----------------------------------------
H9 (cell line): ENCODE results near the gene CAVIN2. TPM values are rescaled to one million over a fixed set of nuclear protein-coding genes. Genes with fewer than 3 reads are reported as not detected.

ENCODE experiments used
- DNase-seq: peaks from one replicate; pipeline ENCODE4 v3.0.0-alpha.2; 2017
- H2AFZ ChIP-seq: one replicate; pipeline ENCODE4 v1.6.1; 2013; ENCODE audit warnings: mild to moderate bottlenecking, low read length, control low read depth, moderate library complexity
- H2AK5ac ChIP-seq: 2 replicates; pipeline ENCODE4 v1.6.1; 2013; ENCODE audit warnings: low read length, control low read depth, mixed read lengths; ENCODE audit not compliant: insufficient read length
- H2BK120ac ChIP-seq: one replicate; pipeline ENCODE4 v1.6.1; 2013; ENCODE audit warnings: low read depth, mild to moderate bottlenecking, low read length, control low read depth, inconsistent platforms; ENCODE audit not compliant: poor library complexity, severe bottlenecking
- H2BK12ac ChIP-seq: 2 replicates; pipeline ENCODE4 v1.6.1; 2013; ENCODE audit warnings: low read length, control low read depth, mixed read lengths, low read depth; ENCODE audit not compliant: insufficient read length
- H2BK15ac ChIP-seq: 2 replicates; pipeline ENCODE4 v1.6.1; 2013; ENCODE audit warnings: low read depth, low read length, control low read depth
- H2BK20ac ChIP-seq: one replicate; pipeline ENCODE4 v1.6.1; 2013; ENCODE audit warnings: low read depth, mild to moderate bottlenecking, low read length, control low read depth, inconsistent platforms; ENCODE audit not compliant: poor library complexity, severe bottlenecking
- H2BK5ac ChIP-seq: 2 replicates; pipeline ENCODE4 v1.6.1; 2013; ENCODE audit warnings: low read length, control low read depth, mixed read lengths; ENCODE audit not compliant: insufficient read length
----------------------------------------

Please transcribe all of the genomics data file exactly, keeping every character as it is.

H9 (cell line): ENCODE results near the gene CAVIN2. TPM values are rescaled to one million over a fixed set of nuclear protein-coding genes. Genes with fewer than 3 reads are reported as not detected.

ENCODE experiments used
- DNase-seq: peaks from one replicate; pipeline ENCODE4 v3.0.0-alpha.2; 2017
- H2AFZ ChIP-seq: one replicate; pipeline ENCODE4 v1.6.1; 2013; ENCODE audit warnings: mild to moderate bottlenecking, low read length, control low read depth, moderate library complexity
- H2AK5ac ChIP-seq: 2 replicates; pipeline ENCODE4 v1.6.1; 2013; ENCODE audit warnings: low read length, control low read depth, mixed read lengths; ENCODE audit not compliant: insufficient read length
- H2BK120ac ChIP-seq: one replicate; pipeline ENCODE4 v1.6.1; 2013; ENCODE audit warnings: low read depth, mild to moderate bottlenecking, low read length, control low read depth, inconsistent platforms; ENCODE audit not compliant: poor library complexity, severe bottlenecking
- H2BK12ac ChIP-seq: 2 replicates; pipeline ENCODE4 v1.6.1; 2013; ENCODE audit warnings: low read length, control low read depth, mixed read lengths, low read depth; ENCODE audit not compliant: insufficient read length
- H2BK15ac ChIP-seq: 2 replicates; pipeline ENCODE4 v1.6.1; 2013; ENCODE audit warnings: low read depth, low read length, control low read depth
- H2BK20ac ChIP-seq: one replicate; pipeline ENCODE4 v1.6.1; 2013; ENCODE audit warnings: low read depth, mild to moderate bottlenecking, low read length, control low read depth, inconsistent platforms; ENCODE audit not compliant: poor library complexity, severe bottlenecking
- H2BK5ac ChIP-seq: 2 replicates; pipeline ENCODE4 v1.6.1; 2013; ENCODE audit warnings: low read length, control low read depth, mixed read lengths; ENCODE audit not compliant: insufficient read length